AMLO plays down large anti-government rally

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Mexico’s President Andrés Manuel “AMLO” López Obrador may still be one of the region’s most popular leaders, but not everything is going swimmingly for the head of state, after a massive rally packed Mexico City’s El Zócalo square this weekend to protest his attempts at electoral reform.

“The City of Mexico estimated 80,000 to 100,000 people max, but that isn’t a lot. There are 25 million people who sympathize with conservatism in Mexico,” AMLO said today during his traditional daily press briefing. The president promised a larger mobilization on March 18, when his supporters will gather on the occasion of the 85th anniversary of the country’s oil nationalization.

Sunday’s protest was focused on an electoral reform that targets the human and economic resources of Mexico’s National Electoral Institute (INE), seen by AMLO as in cahoots with the country’s right-wing establishment. The reform could also end up changing INE’s Executive Secretary, replacing him with someone more sympathetic to the current administration.

The protesters are hoping that a Supreme Court ruling will annul the reform on constitutional grounds ahead of next year’s presidential elections.

“All the conservative factions are teaming up. But I have always said this is good for the country. They used to trick people when it was the PRI [Institutional Revolutionary Party] or the PAN [National Action Party], but now they are clearly together, with the support of the majority of the media. And they don’t care about democracy, what they want is an oligarchy, a government of the rich instead of a government of the people,” Mr. López Obrador added.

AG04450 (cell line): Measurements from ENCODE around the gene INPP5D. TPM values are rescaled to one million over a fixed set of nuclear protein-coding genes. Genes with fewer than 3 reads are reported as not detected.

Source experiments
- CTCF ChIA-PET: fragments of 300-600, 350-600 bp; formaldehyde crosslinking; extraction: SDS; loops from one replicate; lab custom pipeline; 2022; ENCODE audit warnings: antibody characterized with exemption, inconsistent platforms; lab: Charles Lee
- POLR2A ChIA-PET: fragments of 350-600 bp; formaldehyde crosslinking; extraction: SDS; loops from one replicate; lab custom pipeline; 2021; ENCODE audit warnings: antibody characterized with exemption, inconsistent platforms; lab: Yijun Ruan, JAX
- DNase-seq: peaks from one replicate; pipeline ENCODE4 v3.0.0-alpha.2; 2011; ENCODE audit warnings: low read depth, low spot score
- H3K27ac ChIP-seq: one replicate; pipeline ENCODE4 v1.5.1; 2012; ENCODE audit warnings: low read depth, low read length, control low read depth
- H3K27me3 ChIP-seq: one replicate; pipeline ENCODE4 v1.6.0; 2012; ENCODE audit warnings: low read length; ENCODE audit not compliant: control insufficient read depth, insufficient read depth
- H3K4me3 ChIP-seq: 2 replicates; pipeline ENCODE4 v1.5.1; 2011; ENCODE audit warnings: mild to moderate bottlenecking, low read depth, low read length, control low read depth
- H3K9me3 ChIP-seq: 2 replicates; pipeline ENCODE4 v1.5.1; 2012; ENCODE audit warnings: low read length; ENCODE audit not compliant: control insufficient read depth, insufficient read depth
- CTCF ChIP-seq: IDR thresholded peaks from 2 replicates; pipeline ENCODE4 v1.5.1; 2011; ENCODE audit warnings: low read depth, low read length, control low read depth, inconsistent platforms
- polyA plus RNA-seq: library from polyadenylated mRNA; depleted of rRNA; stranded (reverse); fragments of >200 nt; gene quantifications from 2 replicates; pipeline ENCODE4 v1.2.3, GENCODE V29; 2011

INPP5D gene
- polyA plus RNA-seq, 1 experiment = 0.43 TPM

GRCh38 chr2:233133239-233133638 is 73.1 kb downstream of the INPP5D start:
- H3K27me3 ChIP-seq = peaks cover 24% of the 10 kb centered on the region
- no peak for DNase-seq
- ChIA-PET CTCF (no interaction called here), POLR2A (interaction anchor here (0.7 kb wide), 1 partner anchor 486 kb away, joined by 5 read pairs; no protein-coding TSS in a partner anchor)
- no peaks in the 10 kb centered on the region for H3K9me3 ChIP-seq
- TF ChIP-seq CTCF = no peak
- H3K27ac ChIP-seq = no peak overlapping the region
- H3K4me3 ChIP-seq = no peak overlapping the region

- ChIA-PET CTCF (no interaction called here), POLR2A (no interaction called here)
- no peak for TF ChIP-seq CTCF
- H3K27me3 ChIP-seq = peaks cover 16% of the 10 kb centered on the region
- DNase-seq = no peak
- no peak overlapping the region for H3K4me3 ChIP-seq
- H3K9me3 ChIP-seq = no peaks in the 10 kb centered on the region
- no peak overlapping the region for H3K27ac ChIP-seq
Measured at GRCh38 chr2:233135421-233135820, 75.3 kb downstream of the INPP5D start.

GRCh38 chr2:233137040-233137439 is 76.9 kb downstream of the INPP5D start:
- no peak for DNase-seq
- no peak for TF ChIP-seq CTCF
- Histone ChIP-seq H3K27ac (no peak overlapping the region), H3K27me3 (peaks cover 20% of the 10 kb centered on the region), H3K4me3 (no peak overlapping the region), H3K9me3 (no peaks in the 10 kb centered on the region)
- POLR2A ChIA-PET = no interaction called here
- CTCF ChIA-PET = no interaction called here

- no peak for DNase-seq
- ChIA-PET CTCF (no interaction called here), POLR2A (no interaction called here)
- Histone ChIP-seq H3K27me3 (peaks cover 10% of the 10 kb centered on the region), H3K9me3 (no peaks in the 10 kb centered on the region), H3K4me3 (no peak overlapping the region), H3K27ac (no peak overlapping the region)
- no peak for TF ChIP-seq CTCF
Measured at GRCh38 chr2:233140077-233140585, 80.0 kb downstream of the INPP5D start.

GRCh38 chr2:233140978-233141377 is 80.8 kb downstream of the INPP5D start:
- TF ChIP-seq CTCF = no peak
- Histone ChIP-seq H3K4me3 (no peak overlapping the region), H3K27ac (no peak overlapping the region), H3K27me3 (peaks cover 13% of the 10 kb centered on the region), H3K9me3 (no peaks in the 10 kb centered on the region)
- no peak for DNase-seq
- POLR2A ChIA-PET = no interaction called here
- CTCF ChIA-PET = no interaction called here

The PRI party ruled Mexico for most of the 20th century, amid massive questions on electoral fairness and transparency. The contested 1988 presidential vote led to the creation of new autonomous electoral authorities in the 1990s, paving the way for the PAN to finally end the PRI’s monopoly with Vicente Fox’s presidential win at the turn of the century.

Both parties have now united in opposition to AMLO, who has a history of contesting election results. In the hotly contested 2020 election in the U.S., he even waited until all of Donald Trump’s judicial appeals were over before congratulating President Joe Biden on his win.

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